One or more fasteners 4030 may be used to secure the first member and second member together. When the first member coupling surface is coupled to the second member coupling surface to form the body, the first member and the second member together define an internal cavity of the body. One or more channels 4028 may be added on either side of the body surrounding openings 4050 and extending away from the openings. Channels 4028 help alter the external gas currents produced when the fiber producing device is spinning. These external gas currents can affect the pattern of fibers produced and/or the size of the fibers produced. The pattern of fibers produced by the fiber producing device may be altered by using channels having different sizes and/or shapes. In some embodiments, channels 4028 are concave channels that allow the fiber producing material ejected from the openings to run along the channel and be ejected at an angle away from the body.

Fiber producing devices may be formed in different shapes. Non-limiting examples of fiber producing devices having alternate shapes are depicted in FIGS. 41A-B and FIG. 42. In an embodiment depicted in FIG. 41A, fiber producing device 4100 includes a body that is in the form of a star. The body of the fiber producing device is composed of a first member 4110 and a second member 4120, as depicted in FIG. 41B. The body is formed by coupling first member 4110 to second member 4120. First and second members couple together by contacting first member coupling surface with second member coupling surface. In some embodiments, it is desirable that grooves of the first member are substantially aligned with groves of the second member. When the grooves are aligned, the grooves together form one or more openings 4150 extending from the interior cavity to an outer surface of the body. During use, rotation of the body material disposed in the internal cavity of the body is ejected through one or more openings 4150 to produce microfibers and/or nanofibers. Material may be placed into the body of fiber producing through a first member opening formed in first member 3810. In one embodiment, material is added to the internal cavity through a central opening 4140 of the first member. In some embodiments, each arm of fiber producing device 4100 may have an aerodynamic profile. The use of an aerodynamic profile may reduce drag forces on the fiber producing device as the device is spun during use. Additionally, the profile of the arms may be adjusted to control the physical properties of the fibers being produced.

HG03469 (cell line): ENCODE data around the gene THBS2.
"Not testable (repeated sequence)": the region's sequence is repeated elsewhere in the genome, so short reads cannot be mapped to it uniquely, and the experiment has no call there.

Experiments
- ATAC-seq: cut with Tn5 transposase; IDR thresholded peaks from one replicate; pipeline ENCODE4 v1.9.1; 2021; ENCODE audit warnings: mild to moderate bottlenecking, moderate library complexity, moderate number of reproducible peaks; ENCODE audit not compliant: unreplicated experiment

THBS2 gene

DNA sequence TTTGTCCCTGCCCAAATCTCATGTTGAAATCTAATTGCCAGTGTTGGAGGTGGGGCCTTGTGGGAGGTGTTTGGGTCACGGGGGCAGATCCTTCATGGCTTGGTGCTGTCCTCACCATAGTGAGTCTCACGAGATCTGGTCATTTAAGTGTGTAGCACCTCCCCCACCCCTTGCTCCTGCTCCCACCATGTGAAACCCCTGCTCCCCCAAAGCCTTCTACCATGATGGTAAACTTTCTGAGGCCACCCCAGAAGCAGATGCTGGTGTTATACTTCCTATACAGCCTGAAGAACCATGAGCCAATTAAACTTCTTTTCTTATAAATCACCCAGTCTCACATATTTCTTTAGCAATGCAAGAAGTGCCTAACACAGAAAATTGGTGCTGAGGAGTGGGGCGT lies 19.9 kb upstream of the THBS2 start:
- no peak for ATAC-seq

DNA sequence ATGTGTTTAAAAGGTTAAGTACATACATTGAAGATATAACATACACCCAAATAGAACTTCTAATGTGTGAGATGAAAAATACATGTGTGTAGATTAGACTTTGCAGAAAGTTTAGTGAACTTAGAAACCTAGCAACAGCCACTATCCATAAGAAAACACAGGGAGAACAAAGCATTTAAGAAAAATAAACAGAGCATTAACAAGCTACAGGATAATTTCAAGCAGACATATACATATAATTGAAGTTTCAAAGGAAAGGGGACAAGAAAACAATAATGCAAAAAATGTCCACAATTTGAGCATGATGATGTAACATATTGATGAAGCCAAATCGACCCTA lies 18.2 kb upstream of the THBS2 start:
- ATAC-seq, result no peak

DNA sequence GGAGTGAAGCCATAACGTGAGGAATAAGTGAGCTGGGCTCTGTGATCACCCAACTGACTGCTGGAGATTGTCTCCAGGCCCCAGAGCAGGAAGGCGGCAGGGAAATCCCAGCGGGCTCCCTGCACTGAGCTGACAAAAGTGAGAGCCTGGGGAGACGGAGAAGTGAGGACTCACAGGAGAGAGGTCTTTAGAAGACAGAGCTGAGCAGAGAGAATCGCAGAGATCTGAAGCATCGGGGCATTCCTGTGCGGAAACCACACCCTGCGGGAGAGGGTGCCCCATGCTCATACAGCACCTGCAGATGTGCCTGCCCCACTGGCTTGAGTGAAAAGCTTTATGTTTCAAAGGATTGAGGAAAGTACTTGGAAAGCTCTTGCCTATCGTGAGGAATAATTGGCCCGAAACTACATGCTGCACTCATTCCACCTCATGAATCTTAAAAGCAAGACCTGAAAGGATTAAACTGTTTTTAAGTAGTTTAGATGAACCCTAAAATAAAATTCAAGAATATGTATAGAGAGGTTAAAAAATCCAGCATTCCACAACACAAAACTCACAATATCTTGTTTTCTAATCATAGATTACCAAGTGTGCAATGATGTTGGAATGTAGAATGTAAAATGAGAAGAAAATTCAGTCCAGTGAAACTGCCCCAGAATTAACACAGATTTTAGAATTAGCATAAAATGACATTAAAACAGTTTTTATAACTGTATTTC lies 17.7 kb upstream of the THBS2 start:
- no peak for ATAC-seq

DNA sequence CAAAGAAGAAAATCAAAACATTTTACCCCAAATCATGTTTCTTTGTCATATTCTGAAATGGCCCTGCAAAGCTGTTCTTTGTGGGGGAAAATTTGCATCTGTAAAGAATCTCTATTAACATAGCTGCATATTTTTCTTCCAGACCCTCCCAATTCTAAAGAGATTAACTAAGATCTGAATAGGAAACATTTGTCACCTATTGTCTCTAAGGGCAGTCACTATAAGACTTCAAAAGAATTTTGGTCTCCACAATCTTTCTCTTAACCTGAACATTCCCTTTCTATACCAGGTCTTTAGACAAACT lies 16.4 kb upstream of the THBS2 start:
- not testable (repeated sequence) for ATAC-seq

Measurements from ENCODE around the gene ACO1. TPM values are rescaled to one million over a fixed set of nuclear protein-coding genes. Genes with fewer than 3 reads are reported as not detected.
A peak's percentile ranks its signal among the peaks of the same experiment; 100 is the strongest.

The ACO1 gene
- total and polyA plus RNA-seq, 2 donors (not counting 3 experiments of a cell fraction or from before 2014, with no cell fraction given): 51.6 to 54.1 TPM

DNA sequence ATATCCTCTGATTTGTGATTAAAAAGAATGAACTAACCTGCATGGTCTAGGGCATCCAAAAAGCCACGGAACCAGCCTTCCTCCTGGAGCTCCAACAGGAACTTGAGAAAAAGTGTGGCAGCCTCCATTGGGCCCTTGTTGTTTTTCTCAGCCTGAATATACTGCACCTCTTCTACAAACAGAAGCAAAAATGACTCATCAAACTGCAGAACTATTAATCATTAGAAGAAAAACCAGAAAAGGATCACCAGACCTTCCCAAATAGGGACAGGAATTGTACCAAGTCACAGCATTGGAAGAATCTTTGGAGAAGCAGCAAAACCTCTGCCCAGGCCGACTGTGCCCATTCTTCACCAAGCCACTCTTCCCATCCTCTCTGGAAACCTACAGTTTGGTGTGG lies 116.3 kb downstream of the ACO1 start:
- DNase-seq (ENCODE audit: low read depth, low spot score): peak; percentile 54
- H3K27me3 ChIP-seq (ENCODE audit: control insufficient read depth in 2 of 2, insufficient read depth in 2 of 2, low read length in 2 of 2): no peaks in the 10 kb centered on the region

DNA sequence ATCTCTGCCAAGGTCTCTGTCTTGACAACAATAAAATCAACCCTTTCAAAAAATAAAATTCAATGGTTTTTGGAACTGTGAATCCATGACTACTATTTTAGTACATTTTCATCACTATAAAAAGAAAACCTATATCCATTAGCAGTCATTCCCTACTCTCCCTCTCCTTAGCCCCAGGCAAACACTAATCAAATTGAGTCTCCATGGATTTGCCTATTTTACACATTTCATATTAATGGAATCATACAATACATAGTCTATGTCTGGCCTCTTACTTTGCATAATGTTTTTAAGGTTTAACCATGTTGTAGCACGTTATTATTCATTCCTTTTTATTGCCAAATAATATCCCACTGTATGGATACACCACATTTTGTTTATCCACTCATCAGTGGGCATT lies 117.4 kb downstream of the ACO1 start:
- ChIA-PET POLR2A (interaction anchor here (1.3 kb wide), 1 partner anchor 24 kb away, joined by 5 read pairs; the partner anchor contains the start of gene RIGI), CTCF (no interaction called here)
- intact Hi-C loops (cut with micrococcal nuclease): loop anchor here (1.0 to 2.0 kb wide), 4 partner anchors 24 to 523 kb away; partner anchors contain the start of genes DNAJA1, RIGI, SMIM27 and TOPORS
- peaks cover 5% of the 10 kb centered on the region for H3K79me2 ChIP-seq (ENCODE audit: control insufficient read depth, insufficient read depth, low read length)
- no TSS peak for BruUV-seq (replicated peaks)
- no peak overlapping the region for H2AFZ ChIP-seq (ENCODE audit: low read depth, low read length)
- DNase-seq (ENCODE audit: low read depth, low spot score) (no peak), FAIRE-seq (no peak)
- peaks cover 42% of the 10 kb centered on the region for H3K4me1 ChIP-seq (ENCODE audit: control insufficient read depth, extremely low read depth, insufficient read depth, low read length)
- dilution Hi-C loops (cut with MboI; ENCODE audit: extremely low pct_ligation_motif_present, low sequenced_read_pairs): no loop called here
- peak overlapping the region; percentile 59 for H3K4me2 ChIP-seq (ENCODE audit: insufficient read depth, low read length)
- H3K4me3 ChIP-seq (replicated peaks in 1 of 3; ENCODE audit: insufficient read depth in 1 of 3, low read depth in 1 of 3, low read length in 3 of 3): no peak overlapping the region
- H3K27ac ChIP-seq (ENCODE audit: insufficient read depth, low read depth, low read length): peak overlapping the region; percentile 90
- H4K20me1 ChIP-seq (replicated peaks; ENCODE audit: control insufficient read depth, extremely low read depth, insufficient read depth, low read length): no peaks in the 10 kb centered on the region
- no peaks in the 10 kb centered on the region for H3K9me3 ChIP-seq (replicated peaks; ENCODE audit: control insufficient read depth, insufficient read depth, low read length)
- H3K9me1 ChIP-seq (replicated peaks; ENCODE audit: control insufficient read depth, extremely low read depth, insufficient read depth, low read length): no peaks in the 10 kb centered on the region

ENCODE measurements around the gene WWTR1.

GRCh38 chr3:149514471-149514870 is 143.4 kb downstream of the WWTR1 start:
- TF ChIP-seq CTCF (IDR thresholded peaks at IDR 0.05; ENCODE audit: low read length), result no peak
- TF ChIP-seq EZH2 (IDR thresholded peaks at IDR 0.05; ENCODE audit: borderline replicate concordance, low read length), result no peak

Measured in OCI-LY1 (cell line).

In another embodiment, a gear shaped fiber producing device, as depicted in FIG. 42 may be used to produce nanofibers and/or microfibers. Gear shaped fiber producing device 4200 may be formed from a single unitary device, or from two or more sperate pieces that are coupled together as had been described above. Fiber producing device 4200 includes a plurality of protruding segments 4230 extending from central body 4210. Each segment 4230 is defined by sidewalls 4232 and 4234. Sidewalls 4232 are substantially straight, while sidewalls 4234 are curved. The segments 4230 are positioned such that the straight sidewalls 4232 of a segment are postioned across from the curved sidewall of an adjacent segment 4234. Thus a gap is formed between the segments having a curved and straight boundary.

In contrast to other fiber producing devices, openings 4250 are formed in between the protruding segments 4230, rather than at the end of the segments. During use, material disposed in the body of fiber producing device 4200 is ejected through openings 4250. When the fiber producing device is rotating, the material exits openings 4250 and is carried to the curved sidewalls 4234. The material runs along the curved sidewalls and is ejected from the fiber producing device. The amount of arc on curved sidewalls 4234 may be adjusted to alter the size and/or direction that the fibers are produced.

Applications

Microfibers and nanofibers produced using any of the devices and methods described herein may be used in a variety of applications. Some general fields of use include, but are not limited to: food, materials, electrical, defense, tissue engineering, biotechnology, medical devices, energy, alternative energy (e.g., solar, wind, nuclear, and hydroelectric energy); therapeutic medicine, drug delivery (e.g., drug solubility improvement, drug encapsulation, etc.); textiles/fabrics, nonwoven materials, filtration (e.g., air, water, fuel, semiconductor, biomedical, etc); automotive; sports; aeronautics; space; energy transmission; papers; substrates; hygiene; cosmetics; construction; apparel, packaging, geotextiles, thermal and acoustic insulation.